CfP: The Afterlife of Fascism: The Reception of Modern Italian Architecture and Urbanism

Call for Papers: The Afterlife of Fascism: The Reception of Modern Italian Architecture and Urbanism 

Nearly 75 years after the regime’s end, questions about the built legacy of Italian Fascism continue to provoke polemic responses and questions.
The Afterlife of Fascism will investigate what has become of the architectural and urban projects of Italian Fascism; how have sites been transformed or adapted; and what do these sites mean today? We invite submissions that examine the afterlife of fascist architecture through studies of destruction, adaptation, debates over re-use, artistic interventions, and even routine daily practices, which may slowly alter collective understandings of a site. The volume will consider whether these structures and their material remains embody or retain some essence of the defeated political movement or, in contrast, whether they stand as reminders of the fragility of the connection between meaning and architectural form.
Through a critical history of the reception of fascist-era architecture and urbanism, The Afterlife of Fascism seeks to broaden our understanding of the relationships between politics and place. It aims to build on histories of the reception of politically charged sites in the modern era, which highlight how interventions, practices, and events have altered meaning even as physical forms often remain. Scott Sandage, for example, traces the evolution of our collective understanding of the Lincoln Memorial from a site intended to commemorate the preservation of the Union to one that associates Lincoln with emancipation and memorializes the civil rights movement. In Ghosts of Berlin, Brian Ladd analyzes the debates surrounding the many politically charged sites of Berlin and brings to light how the memories of each era in the city’s modern history are reflected and constructed through debates over meaning, use, and form. Kristin Ann Hass’s Carried to the Wall considers how the meaning of the Vietnam War was negotiated through the reception of the Vietnam Wall through an analysis of the objects left at the wall. In doing so, she reminds us of the power of individuals, ordinary people, to engage in these contests over meanings and of place.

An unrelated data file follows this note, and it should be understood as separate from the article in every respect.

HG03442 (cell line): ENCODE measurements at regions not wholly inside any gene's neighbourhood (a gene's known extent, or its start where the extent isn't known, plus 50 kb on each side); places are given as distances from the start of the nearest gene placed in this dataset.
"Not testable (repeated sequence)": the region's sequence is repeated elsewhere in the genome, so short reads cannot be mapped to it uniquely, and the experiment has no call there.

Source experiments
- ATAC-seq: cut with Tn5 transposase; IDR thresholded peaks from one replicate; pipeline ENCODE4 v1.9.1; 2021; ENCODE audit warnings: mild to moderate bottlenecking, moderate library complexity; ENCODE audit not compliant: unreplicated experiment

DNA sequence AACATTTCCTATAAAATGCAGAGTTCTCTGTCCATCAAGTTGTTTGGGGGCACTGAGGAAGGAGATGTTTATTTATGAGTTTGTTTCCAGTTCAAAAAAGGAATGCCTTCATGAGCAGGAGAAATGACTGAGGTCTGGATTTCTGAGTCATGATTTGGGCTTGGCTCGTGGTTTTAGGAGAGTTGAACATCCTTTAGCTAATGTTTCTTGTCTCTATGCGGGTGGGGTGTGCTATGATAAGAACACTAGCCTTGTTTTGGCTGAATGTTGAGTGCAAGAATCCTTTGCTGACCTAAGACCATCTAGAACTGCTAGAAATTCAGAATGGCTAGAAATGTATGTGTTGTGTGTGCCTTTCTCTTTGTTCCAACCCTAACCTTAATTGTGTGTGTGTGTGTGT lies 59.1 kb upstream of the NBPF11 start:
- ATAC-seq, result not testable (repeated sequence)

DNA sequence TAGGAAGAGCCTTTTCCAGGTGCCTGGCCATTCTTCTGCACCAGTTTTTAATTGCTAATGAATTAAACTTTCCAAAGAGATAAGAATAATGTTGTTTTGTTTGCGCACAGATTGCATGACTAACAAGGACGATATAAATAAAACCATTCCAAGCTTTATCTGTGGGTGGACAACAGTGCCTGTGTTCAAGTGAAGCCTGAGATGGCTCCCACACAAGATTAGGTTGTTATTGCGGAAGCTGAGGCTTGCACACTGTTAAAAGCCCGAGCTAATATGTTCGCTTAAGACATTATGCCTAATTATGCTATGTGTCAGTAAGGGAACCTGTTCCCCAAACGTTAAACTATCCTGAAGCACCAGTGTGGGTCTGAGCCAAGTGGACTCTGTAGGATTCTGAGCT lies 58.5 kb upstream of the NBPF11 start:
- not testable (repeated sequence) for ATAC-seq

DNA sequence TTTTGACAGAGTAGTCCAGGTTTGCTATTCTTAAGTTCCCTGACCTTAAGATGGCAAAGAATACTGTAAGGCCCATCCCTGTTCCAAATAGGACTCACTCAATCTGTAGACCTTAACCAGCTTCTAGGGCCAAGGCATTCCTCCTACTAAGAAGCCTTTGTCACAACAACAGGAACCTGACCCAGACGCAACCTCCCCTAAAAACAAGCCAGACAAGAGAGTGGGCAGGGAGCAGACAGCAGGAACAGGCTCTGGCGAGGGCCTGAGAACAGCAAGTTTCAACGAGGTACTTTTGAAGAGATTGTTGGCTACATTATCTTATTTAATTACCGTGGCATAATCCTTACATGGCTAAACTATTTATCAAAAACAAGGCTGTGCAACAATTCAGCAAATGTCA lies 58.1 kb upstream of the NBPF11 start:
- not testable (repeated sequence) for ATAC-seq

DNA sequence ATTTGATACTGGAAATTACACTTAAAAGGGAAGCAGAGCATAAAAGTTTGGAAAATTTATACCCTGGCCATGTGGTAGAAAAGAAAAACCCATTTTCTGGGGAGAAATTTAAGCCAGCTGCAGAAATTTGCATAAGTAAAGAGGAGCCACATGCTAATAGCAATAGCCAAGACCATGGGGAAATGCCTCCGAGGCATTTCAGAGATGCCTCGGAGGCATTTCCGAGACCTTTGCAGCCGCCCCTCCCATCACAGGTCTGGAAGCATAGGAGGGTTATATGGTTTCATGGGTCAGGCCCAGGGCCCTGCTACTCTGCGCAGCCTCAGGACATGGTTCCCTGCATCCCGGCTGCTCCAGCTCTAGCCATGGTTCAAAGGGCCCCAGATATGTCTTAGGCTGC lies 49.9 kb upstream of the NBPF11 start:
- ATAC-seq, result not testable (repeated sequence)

The editors invite papers on fascist architecture and urbanism that contribute to this discourse on reception through studies of the negotiations among politics, identity, memory, and place. Interested authors should submit an abstract of 400-500 words and a C.V. to co-editors Kay Bea Jones (kaybeajones@gmail.com) and Stephanie Pilat (spilat@ou.edu) by Monday, 16 October 2017. Decisions will be made by December 2017. Papers of 4,000 – 8,000 words will be due on June 15th, 2018. Papers from accepted abstracts will undergo peer-review before publication.
The full call for papers can be accessed here.

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